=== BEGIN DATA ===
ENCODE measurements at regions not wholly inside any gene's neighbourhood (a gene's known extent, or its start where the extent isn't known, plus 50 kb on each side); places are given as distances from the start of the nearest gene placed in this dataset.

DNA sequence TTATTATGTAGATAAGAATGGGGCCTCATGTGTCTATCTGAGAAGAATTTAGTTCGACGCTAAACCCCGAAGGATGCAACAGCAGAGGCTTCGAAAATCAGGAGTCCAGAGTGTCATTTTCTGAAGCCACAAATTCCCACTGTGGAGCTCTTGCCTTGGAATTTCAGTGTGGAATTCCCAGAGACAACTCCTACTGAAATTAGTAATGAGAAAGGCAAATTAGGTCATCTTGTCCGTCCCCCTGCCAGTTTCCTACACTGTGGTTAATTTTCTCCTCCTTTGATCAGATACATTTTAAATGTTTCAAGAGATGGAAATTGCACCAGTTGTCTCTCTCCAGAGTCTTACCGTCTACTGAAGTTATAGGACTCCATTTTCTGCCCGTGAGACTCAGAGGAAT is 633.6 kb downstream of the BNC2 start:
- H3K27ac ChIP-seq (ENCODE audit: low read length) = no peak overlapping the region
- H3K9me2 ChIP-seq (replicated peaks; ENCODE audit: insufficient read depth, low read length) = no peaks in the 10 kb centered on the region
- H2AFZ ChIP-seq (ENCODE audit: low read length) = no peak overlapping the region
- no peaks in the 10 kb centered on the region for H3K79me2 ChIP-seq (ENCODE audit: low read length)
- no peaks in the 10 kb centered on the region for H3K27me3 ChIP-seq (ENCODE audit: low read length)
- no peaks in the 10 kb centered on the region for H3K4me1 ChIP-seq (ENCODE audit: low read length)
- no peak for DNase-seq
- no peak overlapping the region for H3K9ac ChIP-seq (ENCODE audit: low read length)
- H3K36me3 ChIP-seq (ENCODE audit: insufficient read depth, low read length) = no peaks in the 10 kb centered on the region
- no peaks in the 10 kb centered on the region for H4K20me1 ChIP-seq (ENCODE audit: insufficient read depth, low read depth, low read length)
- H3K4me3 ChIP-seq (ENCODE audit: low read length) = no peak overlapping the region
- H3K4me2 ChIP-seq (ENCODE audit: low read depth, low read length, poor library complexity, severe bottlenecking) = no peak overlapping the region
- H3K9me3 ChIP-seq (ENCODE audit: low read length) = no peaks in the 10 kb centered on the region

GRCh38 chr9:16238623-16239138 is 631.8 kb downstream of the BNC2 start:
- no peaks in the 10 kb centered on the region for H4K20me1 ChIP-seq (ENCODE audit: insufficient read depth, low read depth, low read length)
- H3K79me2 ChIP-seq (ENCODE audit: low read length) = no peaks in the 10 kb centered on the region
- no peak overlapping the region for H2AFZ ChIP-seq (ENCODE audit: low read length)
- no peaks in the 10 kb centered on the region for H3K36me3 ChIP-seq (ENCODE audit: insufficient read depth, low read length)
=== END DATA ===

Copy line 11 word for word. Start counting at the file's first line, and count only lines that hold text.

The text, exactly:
- H3K36me3 ChIP-seq (ENCODE audit: insufficient read depth, low read length) = no peaks in the 10 kb centered on the region